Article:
An American fugitive in a $1.9 billion corporate fraud case spent two years living it up in the Mexican resort town of Ajijic—going dancing and seeking anti-aging advice—before being apprehended Wednesday, said the Justice Department.
Federal sources said Mexican Authorities arrested Rebecca Parrett, 62, in the Mexican state of Jalisco. She was expected in federal court in Los Angeles before returning to Columbus.
Before her arrest, Parrett was last known to have lived in Carefree, Ariz.
Parrett’s former employer, health care financing company National Century Financial Enterprises, was raided by the FBI in 2002. At least nine former executives were later convicted of corporate fraud charges in a scandal prosecutors compared to Enron and WorldCom. Parrett was the firm's vice chairman.
Parrett disappeared in March 2008 following her conviction on securities fraud, wire fraud and other charges in a scheme at the Dublin, OH company. A judge sentenced her to 25 years in prison in absentia.
Unknown to her trial attorney, Parrett had put aside almost $400,000 in a bank account. The money was seized after its discovery last year.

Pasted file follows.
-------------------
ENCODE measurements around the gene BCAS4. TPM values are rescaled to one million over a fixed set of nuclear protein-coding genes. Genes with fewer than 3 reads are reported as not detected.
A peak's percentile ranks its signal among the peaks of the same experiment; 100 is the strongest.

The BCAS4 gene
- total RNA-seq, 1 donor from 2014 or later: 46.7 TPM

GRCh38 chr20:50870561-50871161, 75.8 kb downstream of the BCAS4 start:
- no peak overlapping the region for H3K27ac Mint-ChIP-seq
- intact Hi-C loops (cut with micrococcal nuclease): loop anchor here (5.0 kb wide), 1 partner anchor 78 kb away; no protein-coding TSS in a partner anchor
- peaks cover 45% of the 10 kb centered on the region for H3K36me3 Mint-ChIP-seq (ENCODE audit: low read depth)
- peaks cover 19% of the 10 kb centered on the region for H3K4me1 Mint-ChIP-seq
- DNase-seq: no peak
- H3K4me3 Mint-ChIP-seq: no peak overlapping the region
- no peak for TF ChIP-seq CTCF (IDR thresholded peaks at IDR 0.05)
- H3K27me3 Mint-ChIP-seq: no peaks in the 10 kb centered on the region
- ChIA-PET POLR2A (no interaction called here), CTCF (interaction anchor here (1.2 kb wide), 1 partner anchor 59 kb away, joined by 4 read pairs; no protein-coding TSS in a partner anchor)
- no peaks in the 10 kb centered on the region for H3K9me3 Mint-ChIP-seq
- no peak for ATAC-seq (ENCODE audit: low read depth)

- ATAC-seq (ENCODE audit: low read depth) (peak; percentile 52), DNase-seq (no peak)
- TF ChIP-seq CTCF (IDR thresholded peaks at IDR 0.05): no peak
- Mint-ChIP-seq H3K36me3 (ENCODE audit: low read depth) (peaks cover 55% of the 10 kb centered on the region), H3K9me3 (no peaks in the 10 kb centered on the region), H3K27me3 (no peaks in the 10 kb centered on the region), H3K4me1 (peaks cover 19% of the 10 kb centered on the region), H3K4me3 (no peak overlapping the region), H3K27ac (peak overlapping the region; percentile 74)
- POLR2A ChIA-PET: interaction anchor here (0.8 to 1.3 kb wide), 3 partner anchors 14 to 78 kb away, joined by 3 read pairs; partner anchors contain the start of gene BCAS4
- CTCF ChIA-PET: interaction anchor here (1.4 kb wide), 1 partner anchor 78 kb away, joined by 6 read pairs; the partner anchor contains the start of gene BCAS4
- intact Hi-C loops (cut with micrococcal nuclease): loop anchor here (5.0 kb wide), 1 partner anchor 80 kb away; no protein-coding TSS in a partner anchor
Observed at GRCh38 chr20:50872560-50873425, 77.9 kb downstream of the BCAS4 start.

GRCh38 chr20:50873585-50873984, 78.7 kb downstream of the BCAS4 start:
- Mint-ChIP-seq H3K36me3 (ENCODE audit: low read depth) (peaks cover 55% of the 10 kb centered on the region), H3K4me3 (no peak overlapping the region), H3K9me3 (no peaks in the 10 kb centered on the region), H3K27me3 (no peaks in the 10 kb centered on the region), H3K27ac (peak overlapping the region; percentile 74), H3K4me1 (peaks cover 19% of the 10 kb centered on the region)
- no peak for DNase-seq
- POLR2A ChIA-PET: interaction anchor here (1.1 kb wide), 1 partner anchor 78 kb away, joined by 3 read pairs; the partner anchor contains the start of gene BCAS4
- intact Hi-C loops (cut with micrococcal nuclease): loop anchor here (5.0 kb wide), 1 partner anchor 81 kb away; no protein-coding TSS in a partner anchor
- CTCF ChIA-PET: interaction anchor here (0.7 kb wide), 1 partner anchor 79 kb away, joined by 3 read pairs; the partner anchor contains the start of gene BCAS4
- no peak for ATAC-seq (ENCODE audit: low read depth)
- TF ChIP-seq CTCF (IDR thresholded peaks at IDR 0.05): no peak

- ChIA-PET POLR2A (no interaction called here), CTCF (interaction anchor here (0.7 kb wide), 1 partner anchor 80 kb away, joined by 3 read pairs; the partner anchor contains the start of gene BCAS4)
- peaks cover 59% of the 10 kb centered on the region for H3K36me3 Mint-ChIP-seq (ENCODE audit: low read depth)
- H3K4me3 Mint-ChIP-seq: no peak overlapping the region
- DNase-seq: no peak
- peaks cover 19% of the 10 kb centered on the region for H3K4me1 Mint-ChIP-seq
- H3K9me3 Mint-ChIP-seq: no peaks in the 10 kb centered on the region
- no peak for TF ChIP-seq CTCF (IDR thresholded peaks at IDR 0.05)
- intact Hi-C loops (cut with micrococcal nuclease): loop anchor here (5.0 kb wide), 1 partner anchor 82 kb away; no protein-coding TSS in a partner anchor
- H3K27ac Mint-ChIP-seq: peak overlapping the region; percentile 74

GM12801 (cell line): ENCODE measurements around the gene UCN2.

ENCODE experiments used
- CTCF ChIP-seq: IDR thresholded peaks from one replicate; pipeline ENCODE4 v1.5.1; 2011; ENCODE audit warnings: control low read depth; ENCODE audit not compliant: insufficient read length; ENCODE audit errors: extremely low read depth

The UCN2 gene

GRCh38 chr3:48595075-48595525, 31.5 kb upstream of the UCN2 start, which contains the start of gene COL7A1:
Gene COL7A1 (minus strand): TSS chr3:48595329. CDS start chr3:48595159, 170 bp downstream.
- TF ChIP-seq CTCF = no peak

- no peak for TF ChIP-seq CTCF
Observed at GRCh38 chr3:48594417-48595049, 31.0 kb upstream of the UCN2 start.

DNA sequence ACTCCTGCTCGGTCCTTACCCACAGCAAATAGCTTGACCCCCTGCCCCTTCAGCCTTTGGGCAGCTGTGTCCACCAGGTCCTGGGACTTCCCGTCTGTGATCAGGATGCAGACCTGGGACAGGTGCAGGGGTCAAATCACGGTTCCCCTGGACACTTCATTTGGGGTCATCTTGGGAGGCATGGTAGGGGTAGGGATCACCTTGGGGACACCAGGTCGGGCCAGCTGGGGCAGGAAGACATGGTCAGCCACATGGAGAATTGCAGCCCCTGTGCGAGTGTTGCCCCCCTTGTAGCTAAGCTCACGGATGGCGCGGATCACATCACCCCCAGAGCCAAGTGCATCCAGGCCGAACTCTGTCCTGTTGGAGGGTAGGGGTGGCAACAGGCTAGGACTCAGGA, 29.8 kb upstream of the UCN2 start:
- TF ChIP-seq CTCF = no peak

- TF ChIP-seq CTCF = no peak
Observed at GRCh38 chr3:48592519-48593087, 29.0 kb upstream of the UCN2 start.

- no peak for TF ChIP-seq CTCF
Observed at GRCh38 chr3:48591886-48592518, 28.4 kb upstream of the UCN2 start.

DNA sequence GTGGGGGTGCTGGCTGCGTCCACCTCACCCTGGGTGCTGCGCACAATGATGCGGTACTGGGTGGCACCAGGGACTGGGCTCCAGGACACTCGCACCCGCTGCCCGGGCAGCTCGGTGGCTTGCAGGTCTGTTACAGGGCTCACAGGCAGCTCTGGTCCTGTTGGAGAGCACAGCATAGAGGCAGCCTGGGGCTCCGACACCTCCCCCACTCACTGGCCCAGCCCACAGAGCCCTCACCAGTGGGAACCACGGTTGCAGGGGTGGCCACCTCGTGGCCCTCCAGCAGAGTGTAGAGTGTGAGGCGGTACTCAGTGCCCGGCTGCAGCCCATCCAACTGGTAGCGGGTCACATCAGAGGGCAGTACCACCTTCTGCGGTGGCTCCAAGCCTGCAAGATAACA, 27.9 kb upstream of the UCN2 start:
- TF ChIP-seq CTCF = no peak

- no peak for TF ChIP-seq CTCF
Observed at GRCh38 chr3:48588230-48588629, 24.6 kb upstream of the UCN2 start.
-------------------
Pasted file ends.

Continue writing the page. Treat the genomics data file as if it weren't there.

In July, a federal judge sentenced her sister to six months in prison Friday for lying to federal investigators searching for Parrett. Investigators said Linda Case had been communicating with Parrett by e-mail, but several times told deputy U.S. marshals she did not know where Parrett was and had not been in contact with her. They also said Case was arrested days before she had planned to leave for Mexico to be with Parrett.
Parrett was using a false name and telling others in Ajijic she fled the United States after testifying against lawyers who stole from pension funds, the government said Wednesday.
"During her time as a fugitive, Parrett was known to go out dancing in the resort area, and was believed to be receiving treatment from a Mexican anti-aging specialist," the government said.
Despite that carefree image, the criminal complaint against Parrett's sister also hinted at a woman struggling with her fugitive's existence.
The search by U.S. marshals for Parrett involved more than a dozen states and several countries. The FBI had offered a reward of up to $10,000 for her arrest. In January 2009 she was the featured fugitive on the "America's Most Wanted"
"I have moved twice because of fear of someone recognizing me," Parrett told Case in a Sept. 21, 2009 e-mail. Parrett also didn't have an ID of any kind, and discussed ways with her sister to get money, according to other e-mails.
Based on reporting by The Associated Press.